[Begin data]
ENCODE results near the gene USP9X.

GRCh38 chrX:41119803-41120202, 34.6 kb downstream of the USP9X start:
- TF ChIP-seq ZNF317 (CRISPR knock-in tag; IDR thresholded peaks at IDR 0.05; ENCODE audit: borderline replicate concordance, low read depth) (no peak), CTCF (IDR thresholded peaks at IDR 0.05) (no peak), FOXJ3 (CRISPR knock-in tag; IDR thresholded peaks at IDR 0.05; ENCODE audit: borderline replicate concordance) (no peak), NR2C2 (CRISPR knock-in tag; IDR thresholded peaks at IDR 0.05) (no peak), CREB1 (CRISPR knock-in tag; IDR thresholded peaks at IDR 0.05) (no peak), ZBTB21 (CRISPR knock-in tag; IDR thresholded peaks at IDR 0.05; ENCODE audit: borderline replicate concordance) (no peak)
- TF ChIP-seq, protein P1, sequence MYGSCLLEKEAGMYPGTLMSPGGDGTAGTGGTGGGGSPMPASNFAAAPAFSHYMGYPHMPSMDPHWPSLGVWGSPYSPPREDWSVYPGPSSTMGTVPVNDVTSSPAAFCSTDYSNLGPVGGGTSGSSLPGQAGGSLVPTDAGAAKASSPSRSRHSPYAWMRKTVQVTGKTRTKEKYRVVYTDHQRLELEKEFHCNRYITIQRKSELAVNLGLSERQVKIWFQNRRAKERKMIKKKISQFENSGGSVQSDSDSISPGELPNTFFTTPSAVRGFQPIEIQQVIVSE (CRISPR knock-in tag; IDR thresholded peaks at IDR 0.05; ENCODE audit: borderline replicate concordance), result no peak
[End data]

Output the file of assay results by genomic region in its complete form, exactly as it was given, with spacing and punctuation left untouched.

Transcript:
ENCODE results near the gene USP9X.

GRCh38 chrX:41119803-41120202, 34.6 kb downstream of the USP9X start:
- TF ChIP-seq ZNF317 (CRISPR knock-in tag; IDR thresholded peaks at IDR 0.05; ENCODE audit: borderline replicate concordance, low read depth) (no peak), CTCF (IDR thresholded peaks at IDR 0.05) (no peak), FOXJ3 (CRISPR knock-in tag; IDR thresholded peaks at IDR 0.05; ENCODE audit: borderline replicate concordance) (no peak), NR2C2 (CRISPR knock-in tag; IDR thresholded peaks at IDR 0.05) (no peak), CREB1 (CRISPR knock-in tag; IDR thresholded peaks at IDR 0.05) (no peak), ZBTB21 (CRISPR knock-in tag; IDR thresholded peaks at IDR 0.05; ENCODE audit: borderline replicate concordance) (no peak)
- TF ChIP-seq, protein P1, sequence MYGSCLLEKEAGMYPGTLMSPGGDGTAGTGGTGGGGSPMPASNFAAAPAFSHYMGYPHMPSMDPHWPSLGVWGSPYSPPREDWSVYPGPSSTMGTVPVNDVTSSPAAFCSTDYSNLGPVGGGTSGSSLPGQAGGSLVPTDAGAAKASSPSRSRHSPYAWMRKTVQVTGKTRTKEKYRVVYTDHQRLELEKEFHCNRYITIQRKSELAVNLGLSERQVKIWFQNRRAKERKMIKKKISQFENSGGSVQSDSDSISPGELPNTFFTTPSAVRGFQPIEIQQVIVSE (CRISPR knock-in tag; IDR thresholded peaks at IDR 0.05; ENCODE audit: borderline replicate concordance), result no peak